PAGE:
Like a lot of you, I felt nauseated after reading the AP article that recently dropped, and have been following the story since. There’s always a temptation when something like this happens to give an off-the-cuff hot take, but it was clear that there was a lot to this story to unpack and I didn’t have the time to slodge through and compare/contrast the different accounts, so I waited until somebody came up with a clear outline of everything to see where exactly in the process the ball got dropped.
The Mormonr website has now put together such an outline. After reading it, there appear to be two potential failure points.
First, there are conflicting accounts for whether the bishop was told it was up to him to decide or whether he was explicitly told not to report. If the latter, then the Church either gave the wrong legal advice, since the Arizona statute clearly allows for reporting, or this was a matter of laser-focused lawyers building up hedges around liability. (The idea that they were doing this to protect the Church’s image doesn’t make a lot of sense, as by all accounts the perpetrator here was the ward weirdo, not some authority figure; the liability concern makes more sense even if you assume the worst about the Church). Even if it was the latter, there is some fuzziness as to how much the bishops knew.
Perhaps there is a risk that people who thought they were confessing in confidence could later sue the Church, or some other legal nuance in the case law that I’m missing, but a simple reading of the Arizona statute suggests that it’s okay if clergy report. If the Church, as a matter of standard protocol, tells bishops to not report in cases where they are covered by clergy-penitent privilege, even if there is a reasonable likelihood that children are currently endangered, then that’s a big problem and I’m glad that feet are being held to the fire. (However, many of the people yelling at the Church about this yell at the Church about everything, so there’s a not insignificant chance that such a policy could continue after all of this). If that is the case, then there’s a disjuncture between the hotline policy and the handbook that does say to report abuse.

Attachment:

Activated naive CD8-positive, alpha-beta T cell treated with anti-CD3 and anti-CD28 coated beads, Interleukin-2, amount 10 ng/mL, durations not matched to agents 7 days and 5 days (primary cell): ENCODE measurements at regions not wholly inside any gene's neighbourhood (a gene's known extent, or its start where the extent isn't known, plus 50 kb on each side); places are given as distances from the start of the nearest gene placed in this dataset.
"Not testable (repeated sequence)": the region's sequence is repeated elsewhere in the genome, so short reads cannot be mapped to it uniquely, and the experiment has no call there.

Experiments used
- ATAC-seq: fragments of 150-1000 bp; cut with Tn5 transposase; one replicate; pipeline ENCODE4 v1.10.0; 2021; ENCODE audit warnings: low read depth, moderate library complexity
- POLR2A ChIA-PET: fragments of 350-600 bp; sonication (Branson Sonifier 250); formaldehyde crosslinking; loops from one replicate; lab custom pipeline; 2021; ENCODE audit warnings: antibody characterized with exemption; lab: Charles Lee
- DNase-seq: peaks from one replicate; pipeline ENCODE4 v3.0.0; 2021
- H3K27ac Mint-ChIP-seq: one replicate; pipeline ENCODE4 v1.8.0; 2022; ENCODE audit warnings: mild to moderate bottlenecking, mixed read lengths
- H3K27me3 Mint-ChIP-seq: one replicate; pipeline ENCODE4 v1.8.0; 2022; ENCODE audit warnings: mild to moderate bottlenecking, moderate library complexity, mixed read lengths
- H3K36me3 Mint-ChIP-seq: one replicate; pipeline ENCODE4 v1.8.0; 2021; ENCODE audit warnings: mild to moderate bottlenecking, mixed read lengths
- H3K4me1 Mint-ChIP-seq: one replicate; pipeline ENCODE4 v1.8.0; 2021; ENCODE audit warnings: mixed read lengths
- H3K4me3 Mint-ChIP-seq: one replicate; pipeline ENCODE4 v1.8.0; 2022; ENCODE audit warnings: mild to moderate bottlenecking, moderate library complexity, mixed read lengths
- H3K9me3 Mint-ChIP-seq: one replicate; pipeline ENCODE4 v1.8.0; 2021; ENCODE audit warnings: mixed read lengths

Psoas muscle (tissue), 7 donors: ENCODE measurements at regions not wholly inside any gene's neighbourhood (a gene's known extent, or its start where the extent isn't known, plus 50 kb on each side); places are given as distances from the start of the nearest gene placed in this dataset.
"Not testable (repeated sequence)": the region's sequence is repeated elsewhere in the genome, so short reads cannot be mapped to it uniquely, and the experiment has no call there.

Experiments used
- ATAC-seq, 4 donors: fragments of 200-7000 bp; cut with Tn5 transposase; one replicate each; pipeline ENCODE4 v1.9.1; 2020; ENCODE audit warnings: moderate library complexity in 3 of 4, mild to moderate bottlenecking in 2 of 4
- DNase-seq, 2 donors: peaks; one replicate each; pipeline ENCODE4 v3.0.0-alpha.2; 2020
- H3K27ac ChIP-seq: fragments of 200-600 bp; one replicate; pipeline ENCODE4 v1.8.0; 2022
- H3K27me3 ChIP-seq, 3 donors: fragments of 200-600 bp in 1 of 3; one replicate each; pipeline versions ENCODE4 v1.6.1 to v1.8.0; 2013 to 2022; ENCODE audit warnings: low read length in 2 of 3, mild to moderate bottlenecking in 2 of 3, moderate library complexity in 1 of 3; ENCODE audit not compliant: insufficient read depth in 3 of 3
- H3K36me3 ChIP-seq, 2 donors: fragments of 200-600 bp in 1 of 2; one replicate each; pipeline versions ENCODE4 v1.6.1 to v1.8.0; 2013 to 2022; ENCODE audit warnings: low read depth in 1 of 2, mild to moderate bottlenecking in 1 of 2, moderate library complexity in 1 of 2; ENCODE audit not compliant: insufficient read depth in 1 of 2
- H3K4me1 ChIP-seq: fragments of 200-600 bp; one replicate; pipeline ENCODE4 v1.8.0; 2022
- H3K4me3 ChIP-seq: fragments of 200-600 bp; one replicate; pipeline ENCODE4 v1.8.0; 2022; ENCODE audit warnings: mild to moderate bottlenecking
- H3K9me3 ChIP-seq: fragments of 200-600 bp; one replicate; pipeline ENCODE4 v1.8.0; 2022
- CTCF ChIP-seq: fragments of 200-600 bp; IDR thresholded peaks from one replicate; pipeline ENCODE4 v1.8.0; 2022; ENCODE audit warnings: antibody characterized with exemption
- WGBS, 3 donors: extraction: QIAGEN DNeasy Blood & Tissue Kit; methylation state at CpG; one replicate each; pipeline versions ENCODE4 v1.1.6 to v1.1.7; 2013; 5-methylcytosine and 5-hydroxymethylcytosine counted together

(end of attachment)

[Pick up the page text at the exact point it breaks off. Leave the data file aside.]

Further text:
The Church having a general policy of allowing the bishop to make the call is more arguable, and I don’t want to open up a whole debate thread here about the risks and benefits of clergy-penitent privilege, but this is a more complicated issue than some are suggesting once one steps away from the extreme, no-duh, worst-case scenario of the Bisbee case. For example, when I was doing my research on Virtuous Pedophiles I discussed earlier, I told research subjects straight up before the interview that I would report any illegal activity they admitted to me (although I’m a little fuzzy on how I would have since most of them had VPN-ed up), and thankfully I wasn’t put in that situation and I don’t think any were offending, but I was worried that some would accidentally slip out that, say, they viewed child porn out of curiosity decades ago. If you’re a bishop and somebody with an otherwise spotless record admits that decades ago they viewed child porn out of curiosity, I’m open to the possibility that reporting that to law enforcement and getting them on a sex offender registry for the rest of their life isn’t the most prudent thing to do. I’m also open to the possibility that from a utilitarian perspective the benefits of being able to discuss issues with clergy in a confidential setting would lead to less abuse overall than taking away protection and very rarely being able to trick somebody into providing incriminating evidence when they thought that what they were saying was in confidence. To approach it from a more secular perspective, would you be okay with a government hotline that abusers could call anonymously to receive counseling (and presumably encouragement to stop)?
Again, I’m open to the possibility, but I haven’t thought about this long enough to have a strong opinion one way or another, but it’s certainly more complicated of an issue as a general principle (again, once we move away from the extreme, no-duh Bisbee case) than some people are making it out to be.
Of course, the second failure point is the two bishops involved, especially if they were told that whether to report was up to them. If they received explicit no-report instructions they may have been trying hard to stop it given the limitations the Church essentially imposed, and their moral culpability is less than whoever gave them the explicit no-report order (assuming the relevant facts were all known and reported to the Church, which again is arguable), but there was clearly a failure at that level too regardless of what instructions they received.